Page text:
When we woke up on the day of the climb up Mt Akadake, it was a total whiteout outside. It had stopped snowing, but the conditions were far from ideal. We decided to postpone the departure until the mist lifted. As we waited in the warmth of the hut, other climbers were returning from their ascent, their eyebrows and eyelashes white with frost, a sign of the freezing conditions outside. Eventually, patches of blue sky appeared, so we put on our crampons and set off.
Most climbers had already summited, and we were nearly alone on the mountain. The sun had come out, but the wind remained strong – it had blown the snow clear off the upper reaches, and my crampons occasionally clinked on the exposed rocks. We reached the narrow top around mid-morning. I was moved by the panoramic views and to be standing on the highest point of Mt Yatsugatake in the middle of winter. It wasn’t an experience I had contemplated having just a few months ago.
“You want to make sure nobody’s going to end up getting a big helicopter bill if something does happen”
Since you go on adventures in the mountains…have you ever had any accidents?
DN: I haven’t had any major accidents with people in my career. We’ve had the occasional cuts that needed stitches, snow blindness once, but nothing super serious. About 3 years ago, we were hiking in Nikko near Karikomi Lake, a very easy hike. After we went to the lakes and had some lunch, we were walking back, and we found a man [not from our group] with a broken leg. He had slipped in the wrong place, got his leg wedged between two rocks and snapped over it. He was with his wife, but they really didn’t know what to do. They had called their hotel who had called an ambulance, but an ambulance wasn’t going to come out into the mountains.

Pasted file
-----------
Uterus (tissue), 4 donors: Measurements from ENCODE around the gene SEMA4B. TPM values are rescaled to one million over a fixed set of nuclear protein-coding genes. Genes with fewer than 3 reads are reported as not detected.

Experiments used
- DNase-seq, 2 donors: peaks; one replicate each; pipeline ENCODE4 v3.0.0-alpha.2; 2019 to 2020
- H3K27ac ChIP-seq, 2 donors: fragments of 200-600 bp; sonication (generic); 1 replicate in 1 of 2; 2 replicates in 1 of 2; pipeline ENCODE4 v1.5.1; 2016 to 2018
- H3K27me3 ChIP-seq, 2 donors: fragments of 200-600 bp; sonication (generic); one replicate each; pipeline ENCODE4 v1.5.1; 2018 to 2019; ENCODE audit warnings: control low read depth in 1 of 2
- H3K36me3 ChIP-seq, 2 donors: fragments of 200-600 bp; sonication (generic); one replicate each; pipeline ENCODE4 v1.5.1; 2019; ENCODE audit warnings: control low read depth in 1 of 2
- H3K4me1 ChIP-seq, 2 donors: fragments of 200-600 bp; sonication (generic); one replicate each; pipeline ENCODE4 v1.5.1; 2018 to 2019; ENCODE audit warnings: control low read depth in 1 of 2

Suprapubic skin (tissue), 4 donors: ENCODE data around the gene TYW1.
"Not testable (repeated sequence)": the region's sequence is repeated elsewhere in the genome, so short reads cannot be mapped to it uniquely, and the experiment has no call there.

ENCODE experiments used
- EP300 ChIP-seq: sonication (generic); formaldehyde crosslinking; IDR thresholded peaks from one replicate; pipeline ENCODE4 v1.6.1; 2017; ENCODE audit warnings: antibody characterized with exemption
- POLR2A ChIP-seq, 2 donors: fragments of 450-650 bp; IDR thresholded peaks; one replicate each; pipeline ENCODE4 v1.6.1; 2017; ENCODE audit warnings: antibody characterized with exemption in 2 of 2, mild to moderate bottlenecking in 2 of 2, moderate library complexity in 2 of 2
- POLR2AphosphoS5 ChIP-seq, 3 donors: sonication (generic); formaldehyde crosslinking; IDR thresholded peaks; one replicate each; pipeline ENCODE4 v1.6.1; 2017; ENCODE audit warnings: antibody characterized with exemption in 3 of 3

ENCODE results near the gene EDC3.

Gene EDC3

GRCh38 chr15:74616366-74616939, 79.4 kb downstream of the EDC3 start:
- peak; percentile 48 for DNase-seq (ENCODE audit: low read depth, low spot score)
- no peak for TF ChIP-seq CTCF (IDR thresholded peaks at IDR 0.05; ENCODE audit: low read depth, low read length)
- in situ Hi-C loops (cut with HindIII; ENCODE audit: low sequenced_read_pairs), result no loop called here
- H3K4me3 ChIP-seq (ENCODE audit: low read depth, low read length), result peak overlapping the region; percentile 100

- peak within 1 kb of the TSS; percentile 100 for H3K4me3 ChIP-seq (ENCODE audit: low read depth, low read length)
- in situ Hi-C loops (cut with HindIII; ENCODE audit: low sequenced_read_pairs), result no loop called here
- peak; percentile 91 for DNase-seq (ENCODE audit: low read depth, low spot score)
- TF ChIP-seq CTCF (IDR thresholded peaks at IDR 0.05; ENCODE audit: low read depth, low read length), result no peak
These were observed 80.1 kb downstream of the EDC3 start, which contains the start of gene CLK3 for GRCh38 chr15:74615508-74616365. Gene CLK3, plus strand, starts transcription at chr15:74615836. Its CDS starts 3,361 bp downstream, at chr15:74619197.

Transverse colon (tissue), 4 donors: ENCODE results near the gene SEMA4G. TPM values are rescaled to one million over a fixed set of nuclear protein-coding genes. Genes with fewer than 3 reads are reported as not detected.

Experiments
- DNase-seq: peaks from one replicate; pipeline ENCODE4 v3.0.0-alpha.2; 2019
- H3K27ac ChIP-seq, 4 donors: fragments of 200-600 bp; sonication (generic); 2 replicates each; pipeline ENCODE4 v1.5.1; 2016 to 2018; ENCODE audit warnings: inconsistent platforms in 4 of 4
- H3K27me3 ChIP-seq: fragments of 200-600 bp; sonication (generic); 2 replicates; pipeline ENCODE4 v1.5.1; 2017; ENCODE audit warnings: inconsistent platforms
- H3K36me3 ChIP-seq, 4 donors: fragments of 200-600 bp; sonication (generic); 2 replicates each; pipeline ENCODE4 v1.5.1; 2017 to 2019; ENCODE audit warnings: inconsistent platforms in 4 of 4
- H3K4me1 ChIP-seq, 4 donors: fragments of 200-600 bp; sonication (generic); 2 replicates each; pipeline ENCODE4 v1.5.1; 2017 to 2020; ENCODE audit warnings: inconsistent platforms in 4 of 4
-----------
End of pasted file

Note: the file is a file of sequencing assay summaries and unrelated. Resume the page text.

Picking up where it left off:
DN: I’m a Wilderness First Responder so I did the initial first aid by setting up a proper splint on his leg. Then we got the mountain rescue process started: we improvised a stretcher using two long, strong sticks and everybody’s rain jackets folded over in the right way; we then popped him in there, and started carrying him off the mountain. We met the fire department’s Mountain Rescue Squad, about halfway down and transferred him over to them.
Do participants on your adventures need to have accident insurance beforehand?
DN: We arrange accident insurance for all participants. You want to make sure that nobody’s going to end up getting a big helicopter bill if something does happen, for example if you break an ankle and have to be helicoptered up. We’ve got a deal set up so we’re able to offer that as part of our fees. For the winter adventures, we cannot arrange it directly, so as a requirement for joining anything that involves an ice axe and crampons, participants have to have their own rescue insurance.
“The positive experiences that other people are having makes it interesting”
Since everything takes place outdoors, how does the weather impact your adventures?
DN: It definitely impacts them. There was the typhoon Hagibis in October on a three day weekend. I was supposed to take a group of nine people across the Northern Alps and we had to cancel the whole thing. So the weather definitely has a financial impact. But I think we do enough over the whole year that we can take a hit every now and then. We did 29 climbs on Mt Fuji from May to November.
That’s a lot! Do you still enjoy climbing Mt Fuji?